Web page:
One-time Clerk for Small Firm Graduates to Rank of Partner and Heavy Hitter - Chicago Daily Bulletin - January 30, 1992

One-time clerk for small firm graduates to rank of partner and heavy hitter
By Helen Lucaitis
Chicago Daily Law Bulletin
January 30, 1992

Heads up, Leonard Ring, Bob Clifford and Phil Corboy, patriarchs of personal injury law: there's a new prince in town.

Chicago attorney Kenneth B. Moll, 30, has compiled a roster of achievements in only 3½ years that many lawyers would consider sufficient for an entire career.

He has won millions for his clients.

His law firm has taken notice; last week it was renamed McDowell, Moll, Fitzgibbons and Drew.

The coterie of lawyers involved in breast implant suits has granted him entry. And the headhunters are dialing his telephone number. Moll's current high profile in product liability litigation derives from the fact that he has garnered more than 50 breast implant suits. But unlike other attorneys whose eyes widened to the problem after Food and Drug Administration halted production of implants a few weeks ago, Moll has been handling the cases for the last two years.

Calling himself "the valedictorian of the bottom two-thirds" of his IIT Chicago-Kent College of Law class, Moll has shown wisdom inside the courtroom. Initial success came during Moll's first year of practice when he won $4.5 million for the family of a boy who became ill after having a DPT, or Diphtheria Pertussis Tetanus, childhood vaccine- the nation's highest verdict involving DPT.

Because of the boy's reaction to DPT, he was forced to live much of his life strapped in a buggy, wearing a helmet and sunglasses to control his seizures and wild behavior.

Moll took the 4-year-old boy without the buggy, helmet or sunglasses, into the U.S. Claims Court, which heard the case. "I knew the special master had never seen a child with this [illness] before," Moll said.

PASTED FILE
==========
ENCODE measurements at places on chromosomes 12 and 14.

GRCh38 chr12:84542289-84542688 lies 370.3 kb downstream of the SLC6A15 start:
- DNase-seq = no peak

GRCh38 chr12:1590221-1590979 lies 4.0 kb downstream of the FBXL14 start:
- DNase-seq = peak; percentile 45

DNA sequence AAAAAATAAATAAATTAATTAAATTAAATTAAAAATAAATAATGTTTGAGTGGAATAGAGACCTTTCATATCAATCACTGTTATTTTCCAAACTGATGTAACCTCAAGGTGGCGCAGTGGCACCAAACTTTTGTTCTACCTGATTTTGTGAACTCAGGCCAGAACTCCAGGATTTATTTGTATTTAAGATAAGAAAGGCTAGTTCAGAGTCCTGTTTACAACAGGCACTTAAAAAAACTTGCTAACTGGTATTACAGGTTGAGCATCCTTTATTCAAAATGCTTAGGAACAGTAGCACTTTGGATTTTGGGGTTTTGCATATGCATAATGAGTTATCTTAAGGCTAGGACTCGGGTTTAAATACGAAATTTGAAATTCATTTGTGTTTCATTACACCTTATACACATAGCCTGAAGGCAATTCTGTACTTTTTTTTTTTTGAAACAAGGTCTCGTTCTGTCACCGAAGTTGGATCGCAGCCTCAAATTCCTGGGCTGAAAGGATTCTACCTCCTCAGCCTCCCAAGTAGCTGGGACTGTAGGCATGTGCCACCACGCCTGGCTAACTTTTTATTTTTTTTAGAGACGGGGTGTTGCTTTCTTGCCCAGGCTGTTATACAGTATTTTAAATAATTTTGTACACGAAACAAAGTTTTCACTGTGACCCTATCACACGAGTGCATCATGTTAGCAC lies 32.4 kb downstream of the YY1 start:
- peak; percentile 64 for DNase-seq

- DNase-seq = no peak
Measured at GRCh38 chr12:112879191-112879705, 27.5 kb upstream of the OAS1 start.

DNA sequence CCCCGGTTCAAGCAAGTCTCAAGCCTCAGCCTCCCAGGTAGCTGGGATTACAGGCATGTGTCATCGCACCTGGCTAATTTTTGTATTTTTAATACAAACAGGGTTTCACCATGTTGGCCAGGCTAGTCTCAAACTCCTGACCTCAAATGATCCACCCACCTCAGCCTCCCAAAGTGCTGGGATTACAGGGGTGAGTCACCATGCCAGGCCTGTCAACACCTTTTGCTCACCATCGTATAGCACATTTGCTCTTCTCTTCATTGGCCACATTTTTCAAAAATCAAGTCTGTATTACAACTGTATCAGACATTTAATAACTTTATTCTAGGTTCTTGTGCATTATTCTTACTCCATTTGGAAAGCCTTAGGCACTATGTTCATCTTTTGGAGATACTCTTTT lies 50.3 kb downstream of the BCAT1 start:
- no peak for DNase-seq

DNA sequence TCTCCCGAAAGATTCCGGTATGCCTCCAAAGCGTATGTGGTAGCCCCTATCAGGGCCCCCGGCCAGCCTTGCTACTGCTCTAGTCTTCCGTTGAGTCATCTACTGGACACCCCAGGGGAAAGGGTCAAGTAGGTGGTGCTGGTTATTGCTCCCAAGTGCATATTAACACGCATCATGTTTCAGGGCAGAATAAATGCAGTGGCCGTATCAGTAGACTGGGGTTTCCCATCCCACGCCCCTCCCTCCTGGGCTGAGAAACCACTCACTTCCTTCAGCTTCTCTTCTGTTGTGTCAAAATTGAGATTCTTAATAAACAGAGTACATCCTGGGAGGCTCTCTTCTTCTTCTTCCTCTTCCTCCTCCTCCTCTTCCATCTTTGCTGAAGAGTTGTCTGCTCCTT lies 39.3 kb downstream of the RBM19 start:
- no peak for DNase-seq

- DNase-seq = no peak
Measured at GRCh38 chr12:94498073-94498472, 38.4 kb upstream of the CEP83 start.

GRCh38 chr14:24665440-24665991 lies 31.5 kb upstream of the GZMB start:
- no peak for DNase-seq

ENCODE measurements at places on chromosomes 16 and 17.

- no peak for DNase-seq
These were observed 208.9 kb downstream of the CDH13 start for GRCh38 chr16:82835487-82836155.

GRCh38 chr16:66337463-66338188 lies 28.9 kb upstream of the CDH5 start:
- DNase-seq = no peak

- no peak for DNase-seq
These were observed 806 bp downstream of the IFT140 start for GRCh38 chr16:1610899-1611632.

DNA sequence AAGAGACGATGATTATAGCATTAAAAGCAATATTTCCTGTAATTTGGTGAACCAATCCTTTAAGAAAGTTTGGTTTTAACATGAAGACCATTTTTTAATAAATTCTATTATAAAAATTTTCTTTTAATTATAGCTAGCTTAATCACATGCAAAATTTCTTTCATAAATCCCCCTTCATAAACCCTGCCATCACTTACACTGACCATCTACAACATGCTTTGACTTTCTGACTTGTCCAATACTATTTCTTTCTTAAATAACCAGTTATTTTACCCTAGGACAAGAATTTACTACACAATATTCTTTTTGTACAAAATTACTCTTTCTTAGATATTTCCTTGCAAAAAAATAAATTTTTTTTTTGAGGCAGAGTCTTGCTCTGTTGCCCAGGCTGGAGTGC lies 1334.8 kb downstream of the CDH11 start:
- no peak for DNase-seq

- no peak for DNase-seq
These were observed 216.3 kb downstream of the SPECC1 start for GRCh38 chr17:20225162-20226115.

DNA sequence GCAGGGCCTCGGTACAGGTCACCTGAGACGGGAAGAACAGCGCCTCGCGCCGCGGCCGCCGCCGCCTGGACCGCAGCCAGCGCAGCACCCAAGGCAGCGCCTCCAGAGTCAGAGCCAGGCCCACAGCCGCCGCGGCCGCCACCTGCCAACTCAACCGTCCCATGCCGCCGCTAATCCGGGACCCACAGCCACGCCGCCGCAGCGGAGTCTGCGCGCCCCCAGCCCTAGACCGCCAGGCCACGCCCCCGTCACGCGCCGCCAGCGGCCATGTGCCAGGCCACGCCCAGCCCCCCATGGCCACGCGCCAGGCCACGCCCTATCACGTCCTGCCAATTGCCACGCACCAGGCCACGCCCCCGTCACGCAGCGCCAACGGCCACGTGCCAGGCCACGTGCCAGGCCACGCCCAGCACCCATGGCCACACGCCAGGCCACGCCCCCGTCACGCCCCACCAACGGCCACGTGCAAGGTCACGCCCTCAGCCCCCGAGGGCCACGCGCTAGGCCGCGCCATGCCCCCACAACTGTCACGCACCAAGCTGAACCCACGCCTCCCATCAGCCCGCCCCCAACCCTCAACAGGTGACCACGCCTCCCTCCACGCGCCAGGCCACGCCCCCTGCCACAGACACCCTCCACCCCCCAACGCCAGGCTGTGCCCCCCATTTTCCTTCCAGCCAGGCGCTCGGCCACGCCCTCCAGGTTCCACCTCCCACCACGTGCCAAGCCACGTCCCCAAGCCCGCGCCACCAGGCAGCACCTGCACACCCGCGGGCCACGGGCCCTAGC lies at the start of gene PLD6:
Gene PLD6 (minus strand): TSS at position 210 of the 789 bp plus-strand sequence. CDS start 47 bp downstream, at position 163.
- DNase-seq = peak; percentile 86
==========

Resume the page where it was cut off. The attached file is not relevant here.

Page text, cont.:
During Moll's opening statement, the boy ran up to the American flag in the courtroom, developed a seizure almost immediately, and ran wildly throughout the room.

"I just wanted the special master [hearing officer] to see what this family lived with day and night," he said. Apparently the special master saw.

After the verdict was announced, Moll was sought after for a TV appearance by "P.M. Magazine" and interviews for nearly 50 news articles for Moll. The publicity generated more than 40 new DPT cases and the nickname "Mr. Hollywood" by colleagues at his firm.

But the development that proved most significant was a phone call from a Florida woman who had read about Moll's success with DPT cases: the woman said she had silicone-gel breast implants that she believed were making her ill.

She also said that she had been unable to find an attorney who would take her case. Moll told the woman he had never heard of breast implant cases before, he said. But he did not turn her away.

Unlike when Moll was 17 and left home because he didn't want to listen to his father, a college professor "who liked to lecture," Moll now listened. And he learned quickly.

Submerging himself in articles at the Health and Science library of the University of Illinois-Chicago the next day, he read in amazement about reported illness due to leaking breast implants.

After Moll agreed to handle her case, the woman took her good news to the Command Trust Network, a 7,000-member national support group for women with breast implants.

Now more than 50 implant cases fill up a good part of his office, and Moll is inundated with phone calls from women who want to sue and from other attorneys who want to file class action suits against implant manufacturers.

Earlier this month Moll flew to Boca Raton, Fla., to meet with 40 other members of the Breast Implant Litigation Group, made up of attorneys whose spate of suits helped prompt the Federal Drug Administration to halt sales of the implants three weeks ago.

Moll now spends every day and evening working on his own implant cases and is evaluating nearly 30 other potential claims, all with the help of only one temporary legal assistant.

And he fields phone calls from headhunters who tell him he should be considering positions with compensation in the six-figure range that include a cut from his implant suits. But if Moll is outgrowing his five-member firm, he doesn't have time to realize it.

In November, Moll had his first jury trial, where he represented the wife of a man killed in an auto accident. Jurors returned a $335,000 verdict, but it later was reduced by the judge pursuant to the state Dram Shop Act, which caps awards at $70,000.